The AMF alleges that Mr. Ifergan allowed his name to be used as cover to own and sell a big block of Amaya shares actually held by the Baazov brothers and Mr. Levett, a situation that was never disclosed to other investors or to the regulator. The AMF continues to investigate information disclosed by David Baazov and Amaya but hasn't filed any charges in that aspect of the case.

At 6:45 a.m. on Sept. 12, six AMF investigators and two uniformed police officers descended on Mr. Pinto's McLynn Avenue home, armed with a search warrant targeting Mr. Ifergan, the Pinto lawsuit states. Mr. Pinto and his wife identified themselves and explained that they had bought the house more than five years ago from Mr. Ifergan, whom they did not know.

Despite Mr. Pinto's insistence that they had no connection to any of the people or companies listed in the warrant, the investigators proceeded to search the home for six hours, scrutinizing the family's computers, tablets and cellphones, even though the warrant granted access only to devices belonging to Mr. Ifergan, according to the complaint. "The AMF found absolutely nothing, not even the most tenuous link to the charges they were supposed to be investigating," the complaint states.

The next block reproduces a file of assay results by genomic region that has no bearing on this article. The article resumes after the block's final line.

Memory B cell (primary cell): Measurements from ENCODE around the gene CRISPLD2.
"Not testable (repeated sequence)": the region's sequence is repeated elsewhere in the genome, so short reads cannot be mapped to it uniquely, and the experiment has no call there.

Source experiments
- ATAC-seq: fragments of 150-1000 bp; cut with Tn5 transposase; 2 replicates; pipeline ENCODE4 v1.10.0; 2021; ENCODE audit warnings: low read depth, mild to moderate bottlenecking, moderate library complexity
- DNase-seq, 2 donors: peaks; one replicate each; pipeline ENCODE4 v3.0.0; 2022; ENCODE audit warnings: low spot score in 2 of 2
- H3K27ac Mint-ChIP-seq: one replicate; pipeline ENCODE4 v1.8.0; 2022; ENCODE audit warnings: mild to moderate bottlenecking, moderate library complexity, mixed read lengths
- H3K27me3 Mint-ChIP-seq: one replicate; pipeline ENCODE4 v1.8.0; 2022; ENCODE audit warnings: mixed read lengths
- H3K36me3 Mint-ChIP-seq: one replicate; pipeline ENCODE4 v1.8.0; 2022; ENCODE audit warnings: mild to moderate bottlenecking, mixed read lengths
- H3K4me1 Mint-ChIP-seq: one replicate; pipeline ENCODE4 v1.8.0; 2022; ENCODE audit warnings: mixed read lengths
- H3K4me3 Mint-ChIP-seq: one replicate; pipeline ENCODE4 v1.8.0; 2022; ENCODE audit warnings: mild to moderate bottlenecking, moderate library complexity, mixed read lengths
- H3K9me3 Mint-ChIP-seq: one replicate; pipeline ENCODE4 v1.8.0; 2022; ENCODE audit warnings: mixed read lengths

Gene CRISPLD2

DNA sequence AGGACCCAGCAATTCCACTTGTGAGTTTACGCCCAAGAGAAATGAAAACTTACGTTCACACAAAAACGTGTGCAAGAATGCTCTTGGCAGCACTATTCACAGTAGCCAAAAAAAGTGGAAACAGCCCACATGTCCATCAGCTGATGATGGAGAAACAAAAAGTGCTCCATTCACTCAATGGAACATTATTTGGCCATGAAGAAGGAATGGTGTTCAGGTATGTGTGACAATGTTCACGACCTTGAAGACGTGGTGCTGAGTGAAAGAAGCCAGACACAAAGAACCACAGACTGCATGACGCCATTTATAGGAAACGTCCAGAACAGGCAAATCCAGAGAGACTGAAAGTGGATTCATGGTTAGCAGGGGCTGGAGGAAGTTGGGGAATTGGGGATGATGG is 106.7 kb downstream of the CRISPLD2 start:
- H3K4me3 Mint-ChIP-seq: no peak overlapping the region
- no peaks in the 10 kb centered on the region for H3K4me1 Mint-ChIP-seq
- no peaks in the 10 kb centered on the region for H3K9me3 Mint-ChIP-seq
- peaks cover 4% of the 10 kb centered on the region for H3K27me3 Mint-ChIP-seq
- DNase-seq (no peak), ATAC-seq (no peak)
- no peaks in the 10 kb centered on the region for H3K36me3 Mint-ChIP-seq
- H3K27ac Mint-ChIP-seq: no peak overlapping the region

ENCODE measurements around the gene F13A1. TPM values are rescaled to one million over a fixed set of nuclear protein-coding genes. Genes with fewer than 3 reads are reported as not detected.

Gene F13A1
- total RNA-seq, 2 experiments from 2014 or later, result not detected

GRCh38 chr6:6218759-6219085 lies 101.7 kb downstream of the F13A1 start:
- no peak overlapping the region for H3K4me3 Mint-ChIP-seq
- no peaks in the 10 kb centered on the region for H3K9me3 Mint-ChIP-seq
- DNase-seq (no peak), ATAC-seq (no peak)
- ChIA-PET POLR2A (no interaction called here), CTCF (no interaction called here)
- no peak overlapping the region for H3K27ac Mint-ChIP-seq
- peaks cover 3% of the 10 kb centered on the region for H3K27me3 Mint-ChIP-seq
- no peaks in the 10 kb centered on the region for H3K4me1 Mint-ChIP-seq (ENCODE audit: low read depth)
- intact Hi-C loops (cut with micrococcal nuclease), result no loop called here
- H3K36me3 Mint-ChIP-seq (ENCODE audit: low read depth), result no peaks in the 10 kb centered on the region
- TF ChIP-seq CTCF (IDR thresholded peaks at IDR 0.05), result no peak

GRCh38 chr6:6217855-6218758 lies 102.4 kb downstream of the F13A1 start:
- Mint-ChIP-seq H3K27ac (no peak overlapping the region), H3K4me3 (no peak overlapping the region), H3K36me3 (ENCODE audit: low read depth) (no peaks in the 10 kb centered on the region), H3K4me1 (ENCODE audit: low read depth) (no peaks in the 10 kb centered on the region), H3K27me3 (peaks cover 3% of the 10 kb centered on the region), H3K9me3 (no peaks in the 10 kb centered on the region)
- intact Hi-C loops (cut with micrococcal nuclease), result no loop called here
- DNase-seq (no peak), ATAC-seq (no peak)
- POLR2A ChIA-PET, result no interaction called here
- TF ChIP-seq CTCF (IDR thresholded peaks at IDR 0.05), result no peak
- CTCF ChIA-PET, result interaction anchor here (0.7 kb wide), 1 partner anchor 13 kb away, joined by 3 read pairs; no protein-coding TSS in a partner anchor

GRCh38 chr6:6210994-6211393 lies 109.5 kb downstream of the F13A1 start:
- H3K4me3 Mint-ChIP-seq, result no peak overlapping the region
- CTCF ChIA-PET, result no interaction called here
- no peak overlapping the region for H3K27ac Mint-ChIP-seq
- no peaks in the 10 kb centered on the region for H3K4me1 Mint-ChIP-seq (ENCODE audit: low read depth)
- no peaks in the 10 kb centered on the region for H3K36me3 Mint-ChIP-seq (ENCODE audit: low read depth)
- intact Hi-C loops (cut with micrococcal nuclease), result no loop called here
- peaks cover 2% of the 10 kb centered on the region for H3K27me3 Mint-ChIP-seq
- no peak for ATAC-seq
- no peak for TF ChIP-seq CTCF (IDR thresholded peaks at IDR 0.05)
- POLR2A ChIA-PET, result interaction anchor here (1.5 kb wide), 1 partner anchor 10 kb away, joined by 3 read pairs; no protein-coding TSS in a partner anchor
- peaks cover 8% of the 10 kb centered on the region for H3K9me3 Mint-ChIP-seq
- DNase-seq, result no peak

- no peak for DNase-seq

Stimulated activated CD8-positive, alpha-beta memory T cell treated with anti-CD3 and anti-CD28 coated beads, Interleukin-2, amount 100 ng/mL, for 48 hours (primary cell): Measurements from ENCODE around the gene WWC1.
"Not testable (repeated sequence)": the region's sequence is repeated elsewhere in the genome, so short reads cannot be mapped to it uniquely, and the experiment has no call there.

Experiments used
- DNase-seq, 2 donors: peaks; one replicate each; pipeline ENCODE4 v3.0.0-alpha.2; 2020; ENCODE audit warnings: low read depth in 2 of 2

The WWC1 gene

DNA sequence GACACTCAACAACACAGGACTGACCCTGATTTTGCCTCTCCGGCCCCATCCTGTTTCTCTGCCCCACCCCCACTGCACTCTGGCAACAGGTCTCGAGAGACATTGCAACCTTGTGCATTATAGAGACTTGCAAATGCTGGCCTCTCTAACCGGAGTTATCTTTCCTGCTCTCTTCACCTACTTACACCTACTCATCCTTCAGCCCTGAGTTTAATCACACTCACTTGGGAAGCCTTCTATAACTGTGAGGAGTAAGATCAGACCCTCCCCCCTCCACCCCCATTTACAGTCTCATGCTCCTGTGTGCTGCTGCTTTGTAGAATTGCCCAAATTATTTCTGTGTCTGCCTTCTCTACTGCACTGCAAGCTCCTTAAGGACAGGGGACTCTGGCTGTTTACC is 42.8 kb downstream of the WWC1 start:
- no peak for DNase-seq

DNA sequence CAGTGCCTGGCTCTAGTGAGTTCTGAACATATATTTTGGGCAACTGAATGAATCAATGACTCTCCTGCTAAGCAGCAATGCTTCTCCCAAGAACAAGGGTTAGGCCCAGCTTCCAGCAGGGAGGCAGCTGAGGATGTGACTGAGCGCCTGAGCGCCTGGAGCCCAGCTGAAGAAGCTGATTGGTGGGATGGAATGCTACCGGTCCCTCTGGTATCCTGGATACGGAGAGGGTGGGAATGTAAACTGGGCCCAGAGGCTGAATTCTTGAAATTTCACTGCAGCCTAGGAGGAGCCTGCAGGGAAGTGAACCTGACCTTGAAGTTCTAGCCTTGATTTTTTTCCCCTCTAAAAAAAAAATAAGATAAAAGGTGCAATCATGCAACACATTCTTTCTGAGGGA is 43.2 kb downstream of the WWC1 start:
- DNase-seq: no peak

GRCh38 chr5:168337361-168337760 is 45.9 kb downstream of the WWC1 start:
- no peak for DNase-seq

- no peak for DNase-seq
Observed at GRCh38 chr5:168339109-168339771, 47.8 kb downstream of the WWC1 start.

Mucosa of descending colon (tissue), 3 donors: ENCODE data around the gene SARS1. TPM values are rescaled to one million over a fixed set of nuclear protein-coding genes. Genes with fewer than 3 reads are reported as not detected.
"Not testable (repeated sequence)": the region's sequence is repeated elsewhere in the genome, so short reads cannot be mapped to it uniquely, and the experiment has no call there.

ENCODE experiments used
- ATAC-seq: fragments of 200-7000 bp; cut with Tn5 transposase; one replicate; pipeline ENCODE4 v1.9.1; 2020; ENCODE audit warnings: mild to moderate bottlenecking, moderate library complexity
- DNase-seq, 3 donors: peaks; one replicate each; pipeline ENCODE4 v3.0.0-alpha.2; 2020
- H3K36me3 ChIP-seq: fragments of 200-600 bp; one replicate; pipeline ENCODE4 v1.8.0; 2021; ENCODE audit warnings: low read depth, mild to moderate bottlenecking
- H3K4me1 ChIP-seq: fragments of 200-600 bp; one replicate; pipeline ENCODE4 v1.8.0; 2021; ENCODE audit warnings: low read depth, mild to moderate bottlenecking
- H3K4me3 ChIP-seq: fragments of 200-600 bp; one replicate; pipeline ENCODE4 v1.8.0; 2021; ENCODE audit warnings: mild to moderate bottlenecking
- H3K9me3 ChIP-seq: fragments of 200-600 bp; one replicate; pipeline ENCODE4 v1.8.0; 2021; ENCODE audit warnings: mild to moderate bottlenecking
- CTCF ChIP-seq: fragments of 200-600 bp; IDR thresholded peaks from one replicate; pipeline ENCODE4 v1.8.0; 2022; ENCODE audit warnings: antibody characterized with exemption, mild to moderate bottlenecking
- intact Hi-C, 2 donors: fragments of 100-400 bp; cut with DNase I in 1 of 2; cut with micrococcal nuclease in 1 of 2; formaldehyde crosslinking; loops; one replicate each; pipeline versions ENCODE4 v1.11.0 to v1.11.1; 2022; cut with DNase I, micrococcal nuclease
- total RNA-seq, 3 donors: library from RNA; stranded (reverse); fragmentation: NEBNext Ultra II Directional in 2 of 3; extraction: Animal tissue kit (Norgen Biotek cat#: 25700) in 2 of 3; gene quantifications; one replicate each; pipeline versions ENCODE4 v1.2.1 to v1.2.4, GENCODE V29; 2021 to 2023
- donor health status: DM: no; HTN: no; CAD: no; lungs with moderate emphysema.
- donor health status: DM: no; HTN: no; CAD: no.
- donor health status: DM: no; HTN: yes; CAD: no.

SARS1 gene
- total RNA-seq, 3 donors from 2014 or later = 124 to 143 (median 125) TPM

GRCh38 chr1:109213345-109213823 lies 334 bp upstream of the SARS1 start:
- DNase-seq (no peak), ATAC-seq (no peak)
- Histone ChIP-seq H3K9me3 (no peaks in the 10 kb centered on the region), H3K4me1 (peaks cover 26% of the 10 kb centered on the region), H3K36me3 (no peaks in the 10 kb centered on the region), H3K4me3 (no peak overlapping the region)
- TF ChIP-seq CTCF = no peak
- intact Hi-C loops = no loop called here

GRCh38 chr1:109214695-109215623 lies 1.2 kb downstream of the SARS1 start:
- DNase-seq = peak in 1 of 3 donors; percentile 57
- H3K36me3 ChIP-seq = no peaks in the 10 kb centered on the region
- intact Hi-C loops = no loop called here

When the family expressed their concern about how the search might affect their reputation in the community, they were told by one of the police officers not to tell anyone and to "make up a story" explaining why the police were there, according to the lawsuit. The whole episode was "very traumatizing" to the Pinto family, particularly the children, who required a visit with a social worker to calm their nerves, the lawsuit states.